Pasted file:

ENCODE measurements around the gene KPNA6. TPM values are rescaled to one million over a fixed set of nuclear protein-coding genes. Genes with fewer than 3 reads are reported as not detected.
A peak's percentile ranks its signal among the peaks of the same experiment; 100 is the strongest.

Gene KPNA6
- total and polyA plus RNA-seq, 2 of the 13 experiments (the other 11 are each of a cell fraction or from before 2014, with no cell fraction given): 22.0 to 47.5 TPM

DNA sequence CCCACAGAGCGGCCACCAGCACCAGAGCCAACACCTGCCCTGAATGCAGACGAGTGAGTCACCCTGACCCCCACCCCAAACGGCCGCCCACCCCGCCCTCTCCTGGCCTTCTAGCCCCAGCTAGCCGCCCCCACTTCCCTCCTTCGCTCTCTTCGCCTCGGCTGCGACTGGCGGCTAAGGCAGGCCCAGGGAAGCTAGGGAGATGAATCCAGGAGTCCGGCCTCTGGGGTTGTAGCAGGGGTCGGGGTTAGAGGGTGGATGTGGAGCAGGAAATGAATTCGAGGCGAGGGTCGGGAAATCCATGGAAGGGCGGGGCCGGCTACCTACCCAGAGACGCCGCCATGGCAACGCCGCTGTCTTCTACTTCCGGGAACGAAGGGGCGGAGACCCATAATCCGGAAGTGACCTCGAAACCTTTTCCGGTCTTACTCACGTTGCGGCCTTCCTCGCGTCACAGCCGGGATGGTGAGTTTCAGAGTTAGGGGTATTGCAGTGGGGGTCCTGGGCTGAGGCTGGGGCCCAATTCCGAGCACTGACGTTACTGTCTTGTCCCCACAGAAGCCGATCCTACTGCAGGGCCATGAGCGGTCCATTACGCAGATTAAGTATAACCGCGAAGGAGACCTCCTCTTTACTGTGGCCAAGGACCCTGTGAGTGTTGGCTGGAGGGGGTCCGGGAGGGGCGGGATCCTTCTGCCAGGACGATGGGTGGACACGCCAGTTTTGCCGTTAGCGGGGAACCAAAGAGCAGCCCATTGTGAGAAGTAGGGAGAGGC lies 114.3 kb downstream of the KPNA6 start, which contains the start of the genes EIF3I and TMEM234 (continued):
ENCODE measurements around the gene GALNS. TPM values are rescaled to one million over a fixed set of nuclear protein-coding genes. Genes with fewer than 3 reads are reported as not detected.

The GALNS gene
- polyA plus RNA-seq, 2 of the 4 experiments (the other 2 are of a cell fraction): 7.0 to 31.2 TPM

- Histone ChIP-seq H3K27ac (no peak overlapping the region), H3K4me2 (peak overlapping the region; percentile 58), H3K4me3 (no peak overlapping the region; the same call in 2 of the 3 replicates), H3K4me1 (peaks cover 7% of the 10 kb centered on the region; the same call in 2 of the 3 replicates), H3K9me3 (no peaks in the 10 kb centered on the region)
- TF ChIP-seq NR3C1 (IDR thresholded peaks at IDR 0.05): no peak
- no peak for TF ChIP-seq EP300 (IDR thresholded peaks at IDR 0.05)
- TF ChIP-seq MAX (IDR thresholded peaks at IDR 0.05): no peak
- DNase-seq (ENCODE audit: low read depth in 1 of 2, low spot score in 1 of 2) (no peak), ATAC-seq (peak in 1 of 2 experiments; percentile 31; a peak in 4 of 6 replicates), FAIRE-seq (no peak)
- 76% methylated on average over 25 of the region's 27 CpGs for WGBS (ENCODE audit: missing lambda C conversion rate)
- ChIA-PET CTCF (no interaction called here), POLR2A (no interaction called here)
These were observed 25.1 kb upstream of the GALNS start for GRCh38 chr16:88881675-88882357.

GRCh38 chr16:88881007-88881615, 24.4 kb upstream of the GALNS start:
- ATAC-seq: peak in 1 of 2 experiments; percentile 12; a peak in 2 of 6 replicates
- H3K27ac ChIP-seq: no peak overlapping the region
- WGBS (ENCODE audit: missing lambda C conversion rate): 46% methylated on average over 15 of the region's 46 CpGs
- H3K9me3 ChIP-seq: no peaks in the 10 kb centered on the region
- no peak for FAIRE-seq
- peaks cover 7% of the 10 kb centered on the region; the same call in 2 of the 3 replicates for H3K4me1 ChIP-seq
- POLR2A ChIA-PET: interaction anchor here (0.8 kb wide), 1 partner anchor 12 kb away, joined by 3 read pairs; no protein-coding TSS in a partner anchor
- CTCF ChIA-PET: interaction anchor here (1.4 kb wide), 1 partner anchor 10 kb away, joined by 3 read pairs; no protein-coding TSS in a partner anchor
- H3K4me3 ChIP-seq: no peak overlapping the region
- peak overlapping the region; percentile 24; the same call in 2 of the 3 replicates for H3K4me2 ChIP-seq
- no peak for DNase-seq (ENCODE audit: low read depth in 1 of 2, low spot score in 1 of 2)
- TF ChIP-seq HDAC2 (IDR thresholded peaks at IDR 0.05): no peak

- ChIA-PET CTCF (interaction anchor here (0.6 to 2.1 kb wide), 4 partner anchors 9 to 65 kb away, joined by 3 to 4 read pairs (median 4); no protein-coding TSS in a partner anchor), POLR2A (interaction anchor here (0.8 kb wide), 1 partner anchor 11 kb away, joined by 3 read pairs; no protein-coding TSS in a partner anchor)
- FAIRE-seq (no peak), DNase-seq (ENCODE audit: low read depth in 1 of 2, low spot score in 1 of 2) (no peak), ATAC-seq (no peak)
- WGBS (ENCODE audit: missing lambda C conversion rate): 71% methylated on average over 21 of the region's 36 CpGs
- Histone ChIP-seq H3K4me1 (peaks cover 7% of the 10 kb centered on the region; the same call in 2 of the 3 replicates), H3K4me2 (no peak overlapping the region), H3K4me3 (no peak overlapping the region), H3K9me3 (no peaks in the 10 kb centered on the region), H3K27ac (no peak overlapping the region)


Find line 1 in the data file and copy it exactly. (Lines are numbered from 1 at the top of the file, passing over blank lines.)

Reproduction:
ENCODE measurements around the gene KPNA6. TPM values are rescaled to one million over a fixed set of nuclear protein-coding genes. Genes with fewer than 3 reads are reported as not detected.